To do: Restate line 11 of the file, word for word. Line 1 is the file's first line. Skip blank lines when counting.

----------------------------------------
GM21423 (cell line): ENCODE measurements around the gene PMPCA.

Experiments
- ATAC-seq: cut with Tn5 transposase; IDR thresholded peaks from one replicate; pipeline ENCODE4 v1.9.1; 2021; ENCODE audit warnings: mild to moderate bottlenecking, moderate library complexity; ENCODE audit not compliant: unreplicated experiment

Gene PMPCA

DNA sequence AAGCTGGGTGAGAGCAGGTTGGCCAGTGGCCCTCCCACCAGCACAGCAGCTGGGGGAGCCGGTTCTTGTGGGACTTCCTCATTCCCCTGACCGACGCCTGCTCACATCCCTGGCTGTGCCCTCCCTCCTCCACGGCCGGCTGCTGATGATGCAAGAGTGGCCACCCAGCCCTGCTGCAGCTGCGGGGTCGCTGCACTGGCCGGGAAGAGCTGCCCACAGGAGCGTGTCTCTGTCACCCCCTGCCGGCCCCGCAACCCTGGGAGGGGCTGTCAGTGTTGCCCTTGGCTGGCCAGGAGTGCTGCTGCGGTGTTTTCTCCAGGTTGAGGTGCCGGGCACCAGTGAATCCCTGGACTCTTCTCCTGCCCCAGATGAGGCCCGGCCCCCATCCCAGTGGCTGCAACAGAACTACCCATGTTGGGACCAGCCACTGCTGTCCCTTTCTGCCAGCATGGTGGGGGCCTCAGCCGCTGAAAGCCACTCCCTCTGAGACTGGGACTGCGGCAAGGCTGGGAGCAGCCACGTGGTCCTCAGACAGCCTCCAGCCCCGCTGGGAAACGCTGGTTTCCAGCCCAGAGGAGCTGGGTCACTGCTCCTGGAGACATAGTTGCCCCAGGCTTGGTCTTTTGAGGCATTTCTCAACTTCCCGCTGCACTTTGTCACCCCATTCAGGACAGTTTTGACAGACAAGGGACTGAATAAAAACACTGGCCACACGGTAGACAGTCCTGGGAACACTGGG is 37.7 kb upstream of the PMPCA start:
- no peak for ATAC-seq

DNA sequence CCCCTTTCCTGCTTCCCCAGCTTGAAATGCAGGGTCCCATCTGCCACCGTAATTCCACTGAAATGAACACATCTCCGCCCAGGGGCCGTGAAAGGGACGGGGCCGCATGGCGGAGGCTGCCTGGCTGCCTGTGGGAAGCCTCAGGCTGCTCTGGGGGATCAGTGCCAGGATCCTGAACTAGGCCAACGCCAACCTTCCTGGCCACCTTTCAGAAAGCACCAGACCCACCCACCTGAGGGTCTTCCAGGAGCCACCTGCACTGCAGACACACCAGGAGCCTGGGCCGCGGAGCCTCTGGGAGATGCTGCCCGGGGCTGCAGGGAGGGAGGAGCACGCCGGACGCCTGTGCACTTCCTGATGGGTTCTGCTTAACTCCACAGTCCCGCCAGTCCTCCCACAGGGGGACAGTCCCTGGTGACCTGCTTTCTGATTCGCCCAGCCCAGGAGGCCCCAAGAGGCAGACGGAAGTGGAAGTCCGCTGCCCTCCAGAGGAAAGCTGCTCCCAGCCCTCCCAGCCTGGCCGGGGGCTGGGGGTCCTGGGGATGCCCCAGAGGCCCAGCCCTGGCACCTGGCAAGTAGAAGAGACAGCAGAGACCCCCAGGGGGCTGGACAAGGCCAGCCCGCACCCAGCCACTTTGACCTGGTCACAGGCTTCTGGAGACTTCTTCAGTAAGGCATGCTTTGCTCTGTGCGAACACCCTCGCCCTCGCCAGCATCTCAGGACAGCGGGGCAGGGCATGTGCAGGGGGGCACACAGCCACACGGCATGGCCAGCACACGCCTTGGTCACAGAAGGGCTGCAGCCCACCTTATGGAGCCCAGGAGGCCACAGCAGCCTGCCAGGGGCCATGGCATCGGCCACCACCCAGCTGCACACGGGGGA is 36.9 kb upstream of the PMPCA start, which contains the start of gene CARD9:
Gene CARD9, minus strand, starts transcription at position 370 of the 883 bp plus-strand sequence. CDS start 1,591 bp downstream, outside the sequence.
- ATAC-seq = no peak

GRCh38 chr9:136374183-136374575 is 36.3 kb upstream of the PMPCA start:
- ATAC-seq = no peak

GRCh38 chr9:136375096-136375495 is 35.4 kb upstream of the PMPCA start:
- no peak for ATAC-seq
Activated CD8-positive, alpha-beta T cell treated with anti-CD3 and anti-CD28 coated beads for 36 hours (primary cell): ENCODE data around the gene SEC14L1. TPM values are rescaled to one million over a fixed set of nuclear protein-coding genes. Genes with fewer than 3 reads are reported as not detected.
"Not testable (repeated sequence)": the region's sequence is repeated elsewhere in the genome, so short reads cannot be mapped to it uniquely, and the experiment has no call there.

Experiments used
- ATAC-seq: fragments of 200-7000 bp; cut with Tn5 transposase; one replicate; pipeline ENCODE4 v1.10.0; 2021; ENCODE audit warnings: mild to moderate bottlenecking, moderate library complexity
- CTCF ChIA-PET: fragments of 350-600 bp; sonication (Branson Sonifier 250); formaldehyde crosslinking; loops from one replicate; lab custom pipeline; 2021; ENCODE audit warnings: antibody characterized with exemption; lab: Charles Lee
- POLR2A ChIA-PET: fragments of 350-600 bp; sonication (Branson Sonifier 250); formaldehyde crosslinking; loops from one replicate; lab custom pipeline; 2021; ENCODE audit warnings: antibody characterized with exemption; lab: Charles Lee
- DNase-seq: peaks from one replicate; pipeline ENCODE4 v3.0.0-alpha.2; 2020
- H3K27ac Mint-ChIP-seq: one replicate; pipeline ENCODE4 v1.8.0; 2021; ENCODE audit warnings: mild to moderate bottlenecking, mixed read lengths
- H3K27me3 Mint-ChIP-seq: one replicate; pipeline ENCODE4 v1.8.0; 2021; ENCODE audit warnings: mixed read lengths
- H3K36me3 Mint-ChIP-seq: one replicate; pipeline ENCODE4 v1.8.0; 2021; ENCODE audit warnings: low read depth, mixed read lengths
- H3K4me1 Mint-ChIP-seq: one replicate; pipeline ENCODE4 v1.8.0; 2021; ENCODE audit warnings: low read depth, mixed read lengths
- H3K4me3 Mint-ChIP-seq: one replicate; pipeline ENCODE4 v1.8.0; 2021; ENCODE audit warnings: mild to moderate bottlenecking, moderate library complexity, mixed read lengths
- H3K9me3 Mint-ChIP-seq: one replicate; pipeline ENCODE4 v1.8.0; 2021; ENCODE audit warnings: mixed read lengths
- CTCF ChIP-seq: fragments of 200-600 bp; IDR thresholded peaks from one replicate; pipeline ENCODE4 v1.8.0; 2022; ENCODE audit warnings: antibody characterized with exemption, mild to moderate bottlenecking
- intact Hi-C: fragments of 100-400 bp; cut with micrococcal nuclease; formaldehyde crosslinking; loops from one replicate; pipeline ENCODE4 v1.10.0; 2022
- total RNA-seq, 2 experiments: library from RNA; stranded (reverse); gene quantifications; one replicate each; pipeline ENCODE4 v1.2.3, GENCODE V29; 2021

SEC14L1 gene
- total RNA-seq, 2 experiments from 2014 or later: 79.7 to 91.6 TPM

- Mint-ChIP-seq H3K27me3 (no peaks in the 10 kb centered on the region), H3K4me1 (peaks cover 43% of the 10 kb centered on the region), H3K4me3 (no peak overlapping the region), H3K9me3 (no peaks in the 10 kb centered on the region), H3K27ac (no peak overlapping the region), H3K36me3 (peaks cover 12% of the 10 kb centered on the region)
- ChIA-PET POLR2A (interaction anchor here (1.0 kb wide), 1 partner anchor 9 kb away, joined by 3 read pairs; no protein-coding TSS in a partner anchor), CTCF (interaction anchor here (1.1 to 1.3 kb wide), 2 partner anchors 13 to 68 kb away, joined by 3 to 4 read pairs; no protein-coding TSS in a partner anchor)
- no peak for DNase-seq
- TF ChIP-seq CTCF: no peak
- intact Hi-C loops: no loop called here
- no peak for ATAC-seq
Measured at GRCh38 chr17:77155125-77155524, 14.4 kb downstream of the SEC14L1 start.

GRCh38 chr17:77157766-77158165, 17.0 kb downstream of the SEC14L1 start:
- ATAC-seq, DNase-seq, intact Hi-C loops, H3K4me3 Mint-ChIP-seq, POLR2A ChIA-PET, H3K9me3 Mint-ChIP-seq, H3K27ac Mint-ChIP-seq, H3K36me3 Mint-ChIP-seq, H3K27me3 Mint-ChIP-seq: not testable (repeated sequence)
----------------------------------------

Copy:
- ATAC-seq = no peak